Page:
Campaigners have blasted a new Barbie-style doll with a butt lift which is set to go on sale in Brazil.
The doll has a bottom which in real life would be 40ins round.
But it has been met with a furious backlash from critics who claim the toy will ‘frustrate’ girls and encourage them to undergo surgery.
The doll has been created by the Miss Bumbum beauty pageant, with makers saying it has ‘authentic Brazilian curves’. It comes complete with the skimpy yellow and green swimsuit which will be worn by contestants in this year’s edition of the popular annual ‘best bottom’ competition.
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Makers say they have already been inundated with pre-orders for the toy which will be launched on August 8, the day this year’s annual Miss Bumbum contest kicks off.
But one group has threatened to launch legal action to prevent the toy from going on sale, according to Daily Mail.
Campaigner Sara Winter, a candidate for federal deputy in this year’s elections, said: ‘I refuse to conceive in any shape or form that a toy doll of this kind will be allowed to be made, marketed or sold.
‘This is really serious. The doll’s bottom is completely disproportionate. A bottom that big is almost impossible to achieve without surgery.
‘For girls, dolls are a representation of the women they want to be, just like with dolls such as Barbie and Suzie. This doll will frustrate young girls, making them believe that this is the body they should have and aspire to.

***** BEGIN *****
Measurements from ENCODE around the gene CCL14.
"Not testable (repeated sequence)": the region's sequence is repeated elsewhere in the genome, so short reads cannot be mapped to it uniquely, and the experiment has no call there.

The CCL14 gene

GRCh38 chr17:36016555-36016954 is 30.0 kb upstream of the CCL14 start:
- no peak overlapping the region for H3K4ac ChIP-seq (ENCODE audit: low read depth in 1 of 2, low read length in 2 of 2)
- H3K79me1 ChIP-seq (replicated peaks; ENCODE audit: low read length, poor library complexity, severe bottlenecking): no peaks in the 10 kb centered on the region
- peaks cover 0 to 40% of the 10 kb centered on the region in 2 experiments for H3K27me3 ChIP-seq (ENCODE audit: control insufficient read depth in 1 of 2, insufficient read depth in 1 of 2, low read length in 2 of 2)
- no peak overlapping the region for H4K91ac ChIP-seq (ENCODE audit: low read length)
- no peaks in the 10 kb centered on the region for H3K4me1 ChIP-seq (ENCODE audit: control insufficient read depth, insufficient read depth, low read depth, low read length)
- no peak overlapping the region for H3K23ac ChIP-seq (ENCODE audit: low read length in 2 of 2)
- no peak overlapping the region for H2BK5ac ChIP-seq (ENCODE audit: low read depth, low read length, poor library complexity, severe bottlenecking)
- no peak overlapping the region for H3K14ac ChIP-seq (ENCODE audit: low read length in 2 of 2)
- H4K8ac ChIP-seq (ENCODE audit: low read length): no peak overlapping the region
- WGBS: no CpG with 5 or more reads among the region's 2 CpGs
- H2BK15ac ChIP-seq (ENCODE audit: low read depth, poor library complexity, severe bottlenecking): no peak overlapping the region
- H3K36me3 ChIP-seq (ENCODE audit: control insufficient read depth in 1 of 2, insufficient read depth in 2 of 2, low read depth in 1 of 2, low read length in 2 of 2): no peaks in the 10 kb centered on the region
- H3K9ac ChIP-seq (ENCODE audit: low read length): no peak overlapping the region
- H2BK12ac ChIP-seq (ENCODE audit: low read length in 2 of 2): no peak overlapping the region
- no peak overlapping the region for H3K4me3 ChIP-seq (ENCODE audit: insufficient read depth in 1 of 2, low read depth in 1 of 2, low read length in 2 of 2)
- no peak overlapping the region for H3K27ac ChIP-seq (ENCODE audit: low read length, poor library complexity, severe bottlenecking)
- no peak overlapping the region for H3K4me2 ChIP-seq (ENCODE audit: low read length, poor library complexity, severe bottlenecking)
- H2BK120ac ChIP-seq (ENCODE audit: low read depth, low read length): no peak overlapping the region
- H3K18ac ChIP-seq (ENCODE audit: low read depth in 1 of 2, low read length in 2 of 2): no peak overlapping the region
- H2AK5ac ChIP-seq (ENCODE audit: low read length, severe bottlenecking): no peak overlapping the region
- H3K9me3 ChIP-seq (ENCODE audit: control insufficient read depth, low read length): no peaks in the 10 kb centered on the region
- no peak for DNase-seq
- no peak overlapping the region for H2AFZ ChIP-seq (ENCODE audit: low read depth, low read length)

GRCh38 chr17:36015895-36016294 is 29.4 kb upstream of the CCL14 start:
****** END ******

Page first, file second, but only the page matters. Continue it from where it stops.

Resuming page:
‘They will look at their doll, then look at their mothers, aunts, teachers, and wonder why no-one has a bottom as big as that.
‘I have no doubt that if a doll like this is circulating in Brazil it will lead to more teenagers and young women seeking dangerous procedures to make their bottoms bigger.
‘Apart from that, it’s a a sexy, sensualised doll wearing a very revealing outfit, something that objectifies women just like the Miss Bumbum contestants it represents.
‘This doll has no place in any young girl’s bedroom and we are determined to ensure it never enters into production, let alone into the toy shops.’
Feminist group Sexuality and Health Collective in Sao Paulo also positioned themselves against the controversial doll.
In a statement the group’s director Luiza Cadioli called the doll ‘damaging to childhood’.
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